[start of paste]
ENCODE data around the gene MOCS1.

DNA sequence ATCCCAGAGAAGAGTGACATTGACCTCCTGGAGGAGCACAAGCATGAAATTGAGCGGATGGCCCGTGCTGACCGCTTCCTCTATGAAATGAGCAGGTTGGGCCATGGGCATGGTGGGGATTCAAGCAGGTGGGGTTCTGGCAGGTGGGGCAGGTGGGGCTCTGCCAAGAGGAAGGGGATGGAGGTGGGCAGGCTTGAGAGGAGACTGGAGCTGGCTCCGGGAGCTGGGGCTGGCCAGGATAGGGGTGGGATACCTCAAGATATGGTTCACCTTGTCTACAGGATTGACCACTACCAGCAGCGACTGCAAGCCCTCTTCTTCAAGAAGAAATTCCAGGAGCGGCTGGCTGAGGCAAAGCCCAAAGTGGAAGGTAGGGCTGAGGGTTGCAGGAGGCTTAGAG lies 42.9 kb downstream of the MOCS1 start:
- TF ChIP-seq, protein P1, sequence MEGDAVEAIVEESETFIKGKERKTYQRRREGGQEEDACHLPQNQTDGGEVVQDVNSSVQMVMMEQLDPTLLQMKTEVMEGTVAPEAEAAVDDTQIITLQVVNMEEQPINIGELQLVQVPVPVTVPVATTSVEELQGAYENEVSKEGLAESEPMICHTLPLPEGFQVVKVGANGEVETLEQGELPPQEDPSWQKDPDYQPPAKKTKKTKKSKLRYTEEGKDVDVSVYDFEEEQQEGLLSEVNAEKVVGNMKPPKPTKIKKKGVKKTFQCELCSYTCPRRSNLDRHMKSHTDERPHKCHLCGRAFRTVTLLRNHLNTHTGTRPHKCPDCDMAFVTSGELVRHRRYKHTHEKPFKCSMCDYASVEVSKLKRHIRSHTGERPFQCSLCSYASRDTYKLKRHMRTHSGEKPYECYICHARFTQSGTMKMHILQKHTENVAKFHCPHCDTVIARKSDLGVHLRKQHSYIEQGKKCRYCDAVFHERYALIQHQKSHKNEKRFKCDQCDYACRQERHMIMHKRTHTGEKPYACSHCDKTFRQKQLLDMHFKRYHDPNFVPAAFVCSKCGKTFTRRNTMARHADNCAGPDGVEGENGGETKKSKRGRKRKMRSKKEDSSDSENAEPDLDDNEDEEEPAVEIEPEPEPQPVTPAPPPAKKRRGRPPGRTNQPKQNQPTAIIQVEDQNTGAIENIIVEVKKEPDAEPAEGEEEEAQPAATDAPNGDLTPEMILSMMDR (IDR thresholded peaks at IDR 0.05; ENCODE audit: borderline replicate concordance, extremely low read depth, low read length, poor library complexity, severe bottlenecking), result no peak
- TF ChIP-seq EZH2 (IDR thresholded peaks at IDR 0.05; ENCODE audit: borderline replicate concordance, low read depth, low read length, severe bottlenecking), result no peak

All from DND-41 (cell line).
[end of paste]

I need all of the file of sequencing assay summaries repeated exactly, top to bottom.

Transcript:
ENCODE data around the gene MOCS1.

DNA sequence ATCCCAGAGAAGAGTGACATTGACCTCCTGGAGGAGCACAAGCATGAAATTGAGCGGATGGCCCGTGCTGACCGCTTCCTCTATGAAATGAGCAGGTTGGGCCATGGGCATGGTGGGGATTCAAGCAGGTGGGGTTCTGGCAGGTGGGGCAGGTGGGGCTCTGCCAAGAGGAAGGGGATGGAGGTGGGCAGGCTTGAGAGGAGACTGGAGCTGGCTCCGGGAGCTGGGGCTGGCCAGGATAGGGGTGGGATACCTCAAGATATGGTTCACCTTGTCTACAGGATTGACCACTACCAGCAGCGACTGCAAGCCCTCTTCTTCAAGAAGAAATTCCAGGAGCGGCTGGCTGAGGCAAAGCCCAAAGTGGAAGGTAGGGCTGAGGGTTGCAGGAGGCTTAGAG lies 42.9 kb downstream of the MOCS1 start:
- TF ChIP-seq, protein P1, sequence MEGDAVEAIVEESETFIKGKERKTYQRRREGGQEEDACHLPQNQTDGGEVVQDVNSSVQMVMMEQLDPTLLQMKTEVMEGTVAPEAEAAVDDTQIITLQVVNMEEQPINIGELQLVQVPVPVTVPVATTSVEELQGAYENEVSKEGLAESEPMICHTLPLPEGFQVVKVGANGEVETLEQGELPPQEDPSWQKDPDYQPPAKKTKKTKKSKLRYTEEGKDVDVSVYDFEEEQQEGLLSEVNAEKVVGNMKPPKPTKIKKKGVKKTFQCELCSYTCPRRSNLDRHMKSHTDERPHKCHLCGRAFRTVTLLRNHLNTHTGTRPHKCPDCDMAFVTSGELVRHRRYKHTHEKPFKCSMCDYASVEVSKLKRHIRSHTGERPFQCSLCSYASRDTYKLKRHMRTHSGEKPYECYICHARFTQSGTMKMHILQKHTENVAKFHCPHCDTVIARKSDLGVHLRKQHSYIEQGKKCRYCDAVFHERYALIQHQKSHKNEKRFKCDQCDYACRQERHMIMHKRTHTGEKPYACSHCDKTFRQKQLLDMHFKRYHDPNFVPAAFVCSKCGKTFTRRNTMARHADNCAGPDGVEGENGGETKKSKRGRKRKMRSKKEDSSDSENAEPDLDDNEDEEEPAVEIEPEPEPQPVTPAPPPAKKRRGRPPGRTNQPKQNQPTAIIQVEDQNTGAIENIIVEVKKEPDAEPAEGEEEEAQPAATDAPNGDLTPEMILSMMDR (IDR thresholded peaks at IDR 0.05; ENCODE audit: borderline replicate concordance, extremely low read depth, low read length, poor library complexity, severe bottlenecking), result no peak
- TF ChIP-seq EZH2 (IDR thresholded peaks at IDR 0.05; ENCODE audit: borderline replicate concordance, low read depth, low read length, severe bottlenecking), result no peak

All from DND-41 (cell line).